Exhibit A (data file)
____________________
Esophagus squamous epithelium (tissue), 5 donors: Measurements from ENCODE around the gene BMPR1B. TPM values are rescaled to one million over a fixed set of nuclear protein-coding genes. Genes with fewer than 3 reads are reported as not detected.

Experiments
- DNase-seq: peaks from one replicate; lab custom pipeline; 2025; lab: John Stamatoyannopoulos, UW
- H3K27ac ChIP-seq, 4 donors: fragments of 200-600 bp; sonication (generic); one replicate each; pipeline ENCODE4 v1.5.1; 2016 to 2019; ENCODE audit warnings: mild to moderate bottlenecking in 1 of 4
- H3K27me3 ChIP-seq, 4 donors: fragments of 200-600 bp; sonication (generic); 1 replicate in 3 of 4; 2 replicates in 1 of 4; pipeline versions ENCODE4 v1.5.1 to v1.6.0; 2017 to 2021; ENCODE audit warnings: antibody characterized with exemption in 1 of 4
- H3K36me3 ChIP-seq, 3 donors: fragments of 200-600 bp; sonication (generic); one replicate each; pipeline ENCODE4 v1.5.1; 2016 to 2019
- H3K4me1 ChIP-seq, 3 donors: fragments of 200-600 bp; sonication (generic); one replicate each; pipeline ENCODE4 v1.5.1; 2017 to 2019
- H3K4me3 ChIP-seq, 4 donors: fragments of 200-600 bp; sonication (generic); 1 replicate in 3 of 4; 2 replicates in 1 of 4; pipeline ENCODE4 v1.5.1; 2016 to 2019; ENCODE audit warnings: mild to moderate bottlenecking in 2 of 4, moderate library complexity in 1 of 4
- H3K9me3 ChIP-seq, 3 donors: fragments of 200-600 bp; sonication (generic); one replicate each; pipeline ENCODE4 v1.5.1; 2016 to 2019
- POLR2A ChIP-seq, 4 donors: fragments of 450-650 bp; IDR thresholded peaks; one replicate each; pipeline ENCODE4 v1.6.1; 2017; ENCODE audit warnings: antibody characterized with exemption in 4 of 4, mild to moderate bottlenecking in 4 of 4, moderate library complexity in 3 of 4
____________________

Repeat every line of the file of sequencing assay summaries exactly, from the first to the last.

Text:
Esophagus squamous epithelium (tissue), 5 donors: Measurements from ENCODE around the gene BMPR1B. TPM values are rescaled to one million over a fixed set of nuclear protein-coding genes. Genes with fewer than 3 reads are reported as not detected.

Experiments
- DNase-seq: peaks from one replicate; lab custom pipeline; 2025; lab: John Stamatoyannopoulos, UW
- H3K27ac ChIP-seq, 4 donors: fragments of 200-600 bp; sonication (generic); one replicate each; pipeline ENCODE4 v1.5.1; 2016 to 2019; ENCODE audit warnings: mild to moderate bottlenecking in 1 of 4
- H3K27me3 ChIP-seq, 4 donors: fragments of 200-600 bp; sonication (generic); 1 replicate in 3 of 4; 2 replicates in 1 of 4; pipeline versions ENCODE4 v1.5.1 to v1.6.0; 2017 to 2021; ENCODE audit warnings: antibody characterized with exemption in 1 of 4
- H3K36me3 ChIP-seq, 3 donors: fragments of 200-600 bp; sonication (generic); one replicate each; pipeline ENCODE4 v1.5.1; 2016 to 2019
- H3K4me1 ChIP-seq, 3 donors: fragments of 200-600 bp; sonication (generic); one replicate each; pipeline ENCODE4 v1.5.1; 2017 to 2019
- H3K4me3 ChIP-seq, 4 donors: fragments of 200-600 bp; sonication (generic); 1 replicate in 3 of 4; 2 replicates in 1 of 4; pipeline ENCODE4 v1.5.1; 2016 to 2019; ENCODE audit warnings: mild to moderate bottlenecking in 2 of 4, moderate library complexity in 1 of 4
- H3K9me3 ChIP-seq, 3 donors: fragments of 200-600 bp; sonication (generic); one replicate each; pipeline ENCODE4 v1.5.1; 2016 to 2019
- POLR2A ChIP-seq, 4 donors: fragments of 450-650 bp; IDR thresholded peaks; one replicate each; pipeline ENCODE4 v1.6.1; 2017; ENCODE audit warnings: antibody characterized with exemption in 4 of 4, mild to moderate bottlenecking in 4 of 4, moderate library complexity in 3 of 4